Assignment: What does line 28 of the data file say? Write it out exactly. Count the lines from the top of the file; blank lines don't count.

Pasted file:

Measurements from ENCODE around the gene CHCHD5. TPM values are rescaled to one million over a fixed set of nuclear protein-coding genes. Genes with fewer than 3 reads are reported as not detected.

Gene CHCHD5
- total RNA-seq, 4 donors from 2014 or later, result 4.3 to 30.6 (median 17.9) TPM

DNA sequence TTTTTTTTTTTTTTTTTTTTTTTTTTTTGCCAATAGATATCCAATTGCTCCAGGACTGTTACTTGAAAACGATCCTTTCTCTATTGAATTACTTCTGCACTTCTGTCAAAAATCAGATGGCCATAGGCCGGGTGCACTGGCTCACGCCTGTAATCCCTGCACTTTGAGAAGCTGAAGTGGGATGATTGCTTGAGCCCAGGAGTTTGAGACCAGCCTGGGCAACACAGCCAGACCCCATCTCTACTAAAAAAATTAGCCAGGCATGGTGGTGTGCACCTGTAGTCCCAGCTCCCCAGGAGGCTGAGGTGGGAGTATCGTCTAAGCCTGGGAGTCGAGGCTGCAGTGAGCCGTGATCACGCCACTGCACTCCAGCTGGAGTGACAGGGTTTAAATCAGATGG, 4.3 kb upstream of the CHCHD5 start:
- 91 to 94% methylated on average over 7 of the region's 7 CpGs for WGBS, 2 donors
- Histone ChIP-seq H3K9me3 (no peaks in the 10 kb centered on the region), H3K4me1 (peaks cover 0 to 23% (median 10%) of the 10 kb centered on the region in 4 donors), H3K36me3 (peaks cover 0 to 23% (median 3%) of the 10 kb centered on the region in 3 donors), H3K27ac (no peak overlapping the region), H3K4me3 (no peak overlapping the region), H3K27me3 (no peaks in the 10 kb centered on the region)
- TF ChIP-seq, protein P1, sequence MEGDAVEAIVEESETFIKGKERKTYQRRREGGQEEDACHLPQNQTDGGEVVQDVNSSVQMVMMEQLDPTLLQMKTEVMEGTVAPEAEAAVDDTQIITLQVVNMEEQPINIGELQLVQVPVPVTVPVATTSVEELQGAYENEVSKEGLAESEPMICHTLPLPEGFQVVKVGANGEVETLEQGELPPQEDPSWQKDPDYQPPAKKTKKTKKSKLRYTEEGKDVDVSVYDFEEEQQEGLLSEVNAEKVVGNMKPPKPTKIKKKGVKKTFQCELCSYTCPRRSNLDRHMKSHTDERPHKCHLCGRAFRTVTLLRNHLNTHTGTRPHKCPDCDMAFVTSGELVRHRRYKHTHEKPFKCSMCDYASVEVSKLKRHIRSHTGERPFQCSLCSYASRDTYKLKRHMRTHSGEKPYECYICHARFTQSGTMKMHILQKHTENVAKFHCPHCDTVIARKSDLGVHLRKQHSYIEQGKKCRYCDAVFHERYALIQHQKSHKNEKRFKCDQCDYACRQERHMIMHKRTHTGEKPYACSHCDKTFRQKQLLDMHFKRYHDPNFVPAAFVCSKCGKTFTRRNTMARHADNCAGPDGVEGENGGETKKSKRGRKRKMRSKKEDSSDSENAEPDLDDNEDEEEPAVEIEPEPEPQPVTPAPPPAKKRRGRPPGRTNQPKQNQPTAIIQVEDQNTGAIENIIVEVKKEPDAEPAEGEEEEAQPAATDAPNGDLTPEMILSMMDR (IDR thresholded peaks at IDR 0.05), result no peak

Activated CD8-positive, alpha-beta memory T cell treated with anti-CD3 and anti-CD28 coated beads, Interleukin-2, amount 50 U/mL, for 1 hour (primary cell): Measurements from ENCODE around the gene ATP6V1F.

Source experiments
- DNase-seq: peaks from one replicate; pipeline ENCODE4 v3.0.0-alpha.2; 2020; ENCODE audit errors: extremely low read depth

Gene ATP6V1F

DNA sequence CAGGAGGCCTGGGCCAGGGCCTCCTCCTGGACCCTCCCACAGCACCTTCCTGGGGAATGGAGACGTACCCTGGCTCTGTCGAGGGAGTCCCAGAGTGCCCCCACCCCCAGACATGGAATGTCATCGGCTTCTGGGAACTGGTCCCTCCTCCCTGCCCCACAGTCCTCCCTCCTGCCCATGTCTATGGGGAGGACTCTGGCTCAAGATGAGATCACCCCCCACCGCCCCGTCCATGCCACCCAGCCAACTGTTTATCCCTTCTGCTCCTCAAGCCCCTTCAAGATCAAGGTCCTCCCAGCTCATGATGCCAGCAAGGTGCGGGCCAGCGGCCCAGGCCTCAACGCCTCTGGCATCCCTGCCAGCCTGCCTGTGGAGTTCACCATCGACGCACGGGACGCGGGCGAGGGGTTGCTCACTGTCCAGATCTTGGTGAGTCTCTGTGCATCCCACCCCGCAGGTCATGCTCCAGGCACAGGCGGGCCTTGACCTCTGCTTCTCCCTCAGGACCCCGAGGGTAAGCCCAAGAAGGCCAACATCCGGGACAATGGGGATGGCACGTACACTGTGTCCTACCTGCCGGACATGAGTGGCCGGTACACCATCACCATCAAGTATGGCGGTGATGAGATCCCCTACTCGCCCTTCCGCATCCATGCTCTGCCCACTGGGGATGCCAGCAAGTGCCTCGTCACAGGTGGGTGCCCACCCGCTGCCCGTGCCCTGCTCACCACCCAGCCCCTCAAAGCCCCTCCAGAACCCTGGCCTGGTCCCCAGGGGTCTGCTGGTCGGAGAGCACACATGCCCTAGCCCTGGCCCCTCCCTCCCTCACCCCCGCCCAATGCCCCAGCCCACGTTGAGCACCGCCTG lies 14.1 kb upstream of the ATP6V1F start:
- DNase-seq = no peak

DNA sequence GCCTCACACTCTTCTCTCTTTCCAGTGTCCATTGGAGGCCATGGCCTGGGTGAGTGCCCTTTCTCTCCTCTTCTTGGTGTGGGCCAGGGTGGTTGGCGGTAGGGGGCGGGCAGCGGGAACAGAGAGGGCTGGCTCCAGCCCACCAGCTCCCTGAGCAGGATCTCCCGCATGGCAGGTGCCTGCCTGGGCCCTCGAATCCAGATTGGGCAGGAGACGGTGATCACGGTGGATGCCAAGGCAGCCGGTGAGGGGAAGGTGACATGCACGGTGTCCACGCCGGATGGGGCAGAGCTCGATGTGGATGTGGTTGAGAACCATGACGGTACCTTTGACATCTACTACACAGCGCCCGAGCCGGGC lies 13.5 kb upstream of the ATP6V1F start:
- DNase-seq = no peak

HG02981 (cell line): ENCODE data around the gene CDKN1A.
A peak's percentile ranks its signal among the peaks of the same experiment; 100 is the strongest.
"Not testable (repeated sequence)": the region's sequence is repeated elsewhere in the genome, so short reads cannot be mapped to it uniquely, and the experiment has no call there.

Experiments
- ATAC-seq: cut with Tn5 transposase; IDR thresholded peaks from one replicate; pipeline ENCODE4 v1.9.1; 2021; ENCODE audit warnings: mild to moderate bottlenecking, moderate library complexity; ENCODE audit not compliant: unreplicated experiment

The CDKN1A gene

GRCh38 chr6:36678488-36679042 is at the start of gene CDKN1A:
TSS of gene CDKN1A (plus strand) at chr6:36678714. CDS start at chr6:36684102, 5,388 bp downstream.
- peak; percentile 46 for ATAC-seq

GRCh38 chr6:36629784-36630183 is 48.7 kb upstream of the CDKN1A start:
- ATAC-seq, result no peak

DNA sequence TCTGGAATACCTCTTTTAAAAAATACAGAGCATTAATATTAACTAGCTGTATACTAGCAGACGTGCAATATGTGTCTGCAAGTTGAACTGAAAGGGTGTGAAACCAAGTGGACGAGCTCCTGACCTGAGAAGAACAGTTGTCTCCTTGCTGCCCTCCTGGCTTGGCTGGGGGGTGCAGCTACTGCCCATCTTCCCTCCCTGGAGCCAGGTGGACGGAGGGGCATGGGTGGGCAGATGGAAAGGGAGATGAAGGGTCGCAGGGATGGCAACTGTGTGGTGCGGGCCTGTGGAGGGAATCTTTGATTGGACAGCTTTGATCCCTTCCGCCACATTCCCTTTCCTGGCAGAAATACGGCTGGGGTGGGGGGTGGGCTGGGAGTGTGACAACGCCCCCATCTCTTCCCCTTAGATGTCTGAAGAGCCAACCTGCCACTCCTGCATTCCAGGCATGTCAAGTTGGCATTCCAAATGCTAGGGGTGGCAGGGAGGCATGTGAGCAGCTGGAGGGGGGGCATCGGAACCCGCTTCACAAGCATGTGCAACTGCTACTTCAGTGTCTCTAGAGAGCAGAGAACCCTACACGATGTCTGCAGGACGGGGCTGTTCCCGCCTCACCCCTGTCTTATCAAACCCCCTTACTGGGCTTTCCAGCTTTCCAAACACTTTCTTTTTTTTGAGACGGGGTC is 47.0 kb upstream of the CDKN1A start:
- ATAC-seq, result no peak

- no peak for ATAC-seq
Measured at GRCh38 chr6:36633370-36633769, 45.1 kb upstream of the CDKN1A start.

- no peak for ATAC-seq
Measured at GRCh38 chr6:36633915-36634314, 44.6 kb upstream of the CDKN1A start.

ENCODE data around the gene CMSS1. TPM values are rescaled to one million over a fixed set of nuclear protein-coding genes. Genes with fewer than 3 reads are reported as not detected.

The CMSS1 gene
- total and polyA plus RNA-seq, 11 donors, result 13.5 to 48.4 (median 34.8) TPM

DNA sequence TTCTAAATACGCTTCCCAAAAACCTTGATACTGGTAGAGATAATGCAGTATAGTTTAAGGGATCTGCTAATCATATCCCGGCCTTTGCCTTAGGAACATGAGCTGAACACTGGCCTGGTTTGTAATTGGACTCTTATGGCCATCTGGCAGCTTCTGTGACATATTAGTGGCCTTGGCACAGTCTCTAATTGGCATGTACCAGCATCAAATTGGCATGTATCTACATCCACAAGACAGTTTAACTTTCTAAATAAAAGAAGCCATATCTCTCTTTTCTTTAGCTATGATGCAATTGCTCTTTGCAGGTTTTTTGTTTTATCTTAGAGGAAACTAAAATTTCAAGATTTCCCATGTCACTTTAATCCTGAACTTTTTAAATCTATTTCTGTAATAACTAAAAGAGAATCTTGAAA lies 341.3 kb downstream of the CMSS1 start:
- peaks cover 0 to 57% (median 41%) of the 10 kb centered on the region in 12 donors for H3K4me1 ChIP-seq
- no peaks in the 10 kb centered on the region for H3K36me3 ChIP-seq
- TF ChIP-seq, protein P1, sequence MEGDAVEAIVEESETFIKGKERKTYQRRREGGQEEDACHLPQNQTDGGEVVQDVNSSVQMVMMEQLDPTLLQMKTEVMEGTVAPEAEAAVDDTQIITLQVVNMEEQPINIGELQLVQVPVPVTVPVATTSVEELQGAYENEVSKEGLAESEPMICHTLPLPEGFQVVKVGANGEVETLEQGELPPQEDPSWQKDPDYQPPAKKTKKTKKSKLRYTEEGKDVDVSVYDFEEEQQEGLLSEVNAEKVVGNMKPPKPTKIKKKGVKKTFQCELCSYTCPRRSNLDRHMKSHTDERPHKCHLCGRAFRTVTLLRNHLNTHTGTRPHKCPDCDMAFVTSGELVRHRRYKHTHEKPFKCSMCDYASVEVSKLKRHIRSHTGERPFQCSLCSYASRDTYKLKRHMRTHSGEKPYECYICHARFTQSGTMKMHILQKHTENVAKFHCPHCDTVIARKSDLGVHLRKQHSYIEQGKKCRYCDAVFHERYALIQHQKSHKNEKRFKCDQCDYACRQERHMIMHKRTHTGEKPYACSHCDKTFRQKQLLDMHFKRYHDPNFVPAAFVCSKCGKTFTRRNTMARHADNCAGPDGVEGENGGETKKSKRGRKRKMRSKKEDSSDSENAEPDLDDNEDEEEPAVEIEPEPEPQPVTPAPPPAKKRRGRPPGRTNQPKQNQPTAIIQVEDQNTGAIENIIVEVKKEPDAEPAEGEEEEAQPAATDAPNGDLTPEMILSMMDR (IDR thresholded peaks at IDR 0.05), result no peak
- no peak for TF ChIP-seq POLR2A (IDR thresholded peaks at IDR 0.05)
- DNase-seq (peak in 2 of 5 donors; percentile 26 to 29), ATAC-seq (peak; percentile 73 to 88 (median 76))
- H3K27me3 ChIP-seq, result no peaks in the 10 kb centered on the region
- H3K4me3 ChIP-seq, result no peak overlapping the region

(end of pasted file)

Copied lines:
- ATAC-seq, result no peak